Subsequently, Tasmanian Labor Premier Lara Giddings offered NBN Co free access to the overhead power poles of state-owned energy utility Aurora to incentivise a full rollout of Fibre to the Premises broadband in the state, as part of a package of technology policy promises associated with the State Election.
The deployment style mimics a trial carried out back from 2005 under Giddings’ watch as then-Tasmanian Minister for Economic Development. Called tasCOLT for the Tasmanian Collaborative Optical Leading Test-bed (PDF), the trial deployed optic-fibre broadband to some 1,250 premies throughout the suburbs of New Town, South Hobart and Devonport. At the time, Tasmanian electrical utility Aurora provided the infrastructure, with its retail telecommunications arm TasTel providing ISP services over the network. A full report on the trial can be found online here in PDF format.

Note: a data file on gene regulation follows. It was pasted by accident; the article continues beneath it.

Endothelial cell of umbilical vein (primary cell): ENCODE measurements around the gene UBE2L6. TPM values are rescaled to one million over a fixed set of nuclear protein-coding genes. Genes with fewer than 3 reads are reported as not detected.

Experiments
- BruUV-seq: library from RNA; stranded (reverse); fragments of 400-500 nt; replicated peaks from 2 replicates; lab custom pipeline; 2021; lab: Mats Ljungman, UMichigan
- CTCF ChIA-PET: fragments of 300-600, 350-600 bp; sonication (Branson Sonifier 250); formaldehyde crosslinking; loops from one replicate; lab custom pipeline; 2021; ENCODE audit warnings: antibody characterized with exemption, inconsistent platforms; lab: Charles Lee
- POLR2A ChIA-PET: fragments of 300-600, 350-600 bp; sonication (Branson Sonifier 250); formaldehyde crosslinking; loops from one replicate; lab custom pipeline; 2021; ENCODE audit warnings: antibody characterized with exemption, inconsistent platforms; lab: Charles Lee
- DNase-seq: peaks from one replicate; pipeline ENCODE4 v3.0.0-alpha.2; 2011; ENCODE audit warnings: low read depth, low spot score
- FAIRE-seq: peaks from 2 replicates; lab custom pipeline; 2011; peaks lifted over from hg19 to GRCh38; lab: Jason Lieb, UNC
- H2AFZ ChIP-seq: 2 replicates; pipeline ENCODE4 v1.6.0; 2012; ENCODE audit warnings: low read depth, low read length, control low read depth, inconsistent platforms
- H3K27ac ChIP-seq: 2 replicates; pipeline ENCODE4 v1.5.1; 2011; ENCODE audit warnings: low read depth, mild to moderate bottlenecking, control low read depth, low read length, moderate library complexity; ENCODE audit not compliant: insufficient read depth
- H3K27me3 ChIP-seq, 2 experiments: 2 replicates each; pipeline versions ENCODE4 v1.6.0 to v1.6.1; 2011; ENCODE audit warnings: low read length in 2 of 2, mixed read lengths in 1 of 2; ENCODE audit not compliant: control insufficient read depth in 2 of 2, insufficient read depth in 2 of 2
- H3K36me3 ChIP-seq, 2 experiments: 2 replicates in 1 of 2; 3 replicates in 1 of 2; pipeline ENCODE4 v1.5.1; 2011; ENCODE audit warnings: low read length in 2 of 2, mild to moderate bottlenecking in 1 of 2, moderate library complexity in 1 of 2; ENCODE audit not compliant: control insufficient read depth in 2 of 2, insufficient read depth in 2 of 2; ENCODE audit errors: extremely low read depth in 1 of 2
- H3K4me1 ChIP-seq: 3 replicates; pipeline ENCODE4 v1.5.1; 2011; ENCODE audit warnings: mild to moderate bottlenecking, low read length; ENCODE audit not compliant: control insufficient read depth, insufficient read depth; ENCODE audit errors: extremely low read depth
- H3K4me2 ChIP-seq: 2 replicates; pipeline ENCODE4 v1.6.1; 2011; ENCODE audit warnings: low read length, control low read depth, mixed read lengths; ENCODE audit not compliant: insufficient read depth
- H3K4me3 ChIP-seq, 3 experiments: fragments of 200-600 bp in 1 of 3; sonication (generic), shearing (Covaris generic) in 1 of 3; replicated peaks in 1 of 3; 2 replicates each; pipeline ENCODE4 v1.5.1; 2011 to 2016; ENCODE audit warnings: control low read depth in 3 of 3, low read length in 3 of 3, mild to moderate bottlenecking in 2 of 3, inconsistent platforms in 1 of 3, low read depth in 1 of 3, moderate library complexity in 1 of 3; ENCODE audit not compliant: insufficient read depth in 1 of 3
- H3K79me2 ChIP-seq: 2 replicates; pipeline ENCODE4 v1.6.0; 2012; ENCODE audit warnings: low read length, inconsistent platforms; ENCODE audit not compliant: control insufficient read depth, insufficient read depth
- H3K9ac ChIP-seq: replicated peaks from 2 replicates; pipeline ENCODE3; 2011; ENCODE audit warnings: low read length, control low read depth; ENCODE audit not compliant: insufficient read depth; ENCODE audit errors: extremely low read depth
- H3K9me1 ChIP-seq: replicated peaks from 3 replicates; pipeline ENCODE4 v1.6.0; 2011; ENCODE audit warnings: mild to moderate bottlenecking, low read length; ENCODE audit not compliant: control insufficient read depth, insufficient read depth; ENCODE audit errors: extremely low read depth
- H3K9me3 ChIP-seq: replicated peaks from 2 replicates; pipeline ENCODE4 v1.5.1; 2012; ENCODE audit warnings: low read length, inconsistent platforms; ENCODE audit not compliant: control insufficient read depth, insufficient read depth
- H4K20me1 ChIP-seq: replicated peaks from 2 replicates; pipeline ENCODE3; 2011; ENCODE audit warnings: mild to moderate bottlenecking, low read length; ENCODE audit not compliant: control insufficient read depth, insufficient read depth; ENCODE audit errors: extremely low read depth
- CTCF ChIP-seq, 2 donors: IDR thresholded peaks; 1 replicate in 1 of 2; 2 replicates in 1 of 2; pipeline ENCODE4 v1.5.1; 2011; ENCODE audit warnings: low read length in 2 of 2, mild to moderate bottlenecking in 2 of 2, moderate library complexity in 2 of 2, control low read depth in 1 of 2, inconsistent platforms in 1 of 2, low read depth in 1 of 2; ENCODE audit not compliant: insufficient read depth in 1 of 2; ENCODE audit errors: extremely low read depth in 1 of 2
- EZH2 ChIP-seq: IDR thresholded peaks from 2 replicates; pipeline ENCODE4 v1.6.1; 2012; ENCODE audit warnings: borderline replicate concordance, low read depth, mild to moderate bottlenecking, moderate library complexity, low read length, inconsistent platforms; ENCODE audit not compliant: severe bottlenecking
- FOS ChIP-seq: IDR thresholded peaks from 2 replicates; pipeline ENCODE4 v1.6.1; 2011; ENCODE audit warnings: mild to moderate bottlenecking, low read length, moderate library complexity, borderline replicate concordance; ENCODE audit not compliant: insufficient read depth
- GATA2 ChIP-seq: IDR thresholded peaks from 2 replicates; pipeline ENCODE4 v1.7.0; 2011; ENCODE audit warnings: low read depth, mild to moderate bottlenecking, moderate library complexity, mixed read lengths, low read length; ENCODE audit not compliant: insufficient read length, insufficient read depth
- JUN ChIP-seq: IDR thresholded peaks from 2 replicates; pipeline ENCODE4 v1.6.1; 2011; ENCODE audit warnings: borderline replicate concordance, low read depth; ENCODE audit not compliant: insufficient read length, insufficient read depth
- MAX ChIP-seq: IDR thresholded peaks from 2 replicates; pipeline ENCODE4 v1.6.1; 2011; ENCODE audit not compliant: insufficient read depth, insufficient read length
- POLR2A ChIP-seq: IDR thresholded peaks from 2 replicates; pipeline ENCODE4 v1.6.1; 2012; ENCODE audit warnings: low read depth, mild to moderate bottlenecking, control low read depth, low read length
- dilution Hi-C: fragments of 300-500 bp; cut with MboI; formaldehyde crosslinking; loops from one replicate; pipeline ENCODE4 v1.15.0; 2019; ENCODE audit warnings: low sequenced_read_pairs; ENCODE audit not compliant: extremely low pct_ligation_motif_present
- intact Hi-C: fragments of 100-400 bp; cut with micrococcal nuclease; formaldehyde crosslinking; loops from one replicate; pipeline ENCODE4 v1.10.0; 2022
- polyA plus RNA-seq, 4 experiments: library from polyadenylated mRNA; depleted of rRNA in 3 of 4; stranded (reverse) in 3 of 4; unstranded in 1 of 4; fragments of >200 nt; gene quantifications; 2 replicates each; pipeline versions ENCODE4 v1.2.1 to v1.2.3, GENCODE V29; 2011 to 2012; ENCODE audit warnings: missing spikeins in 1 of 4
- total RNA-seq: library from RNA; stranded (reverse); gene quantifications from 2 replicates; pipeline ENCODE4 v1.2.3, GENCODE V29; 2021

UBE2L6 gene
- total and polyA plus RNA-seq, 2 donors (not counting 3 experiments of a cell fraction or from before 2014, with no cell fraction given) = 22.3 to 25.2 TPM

Late last week, and following discussions with Hodgman, Turnbull finally confirmed he had spoken to NBN Co about the possibility of conducting FTTP trials in the state that would test Labor’s plan to deploy fibre on aerial electricity poles.
On Saturday, Prime Minister Tony Abbott held a joint press conference with Hodgman at the Tas Live Abalone facility in Hobart. The event was dominated by questions about the broadband issue. You can read the full transcription here, and some of the footage is hosted by the ABC here.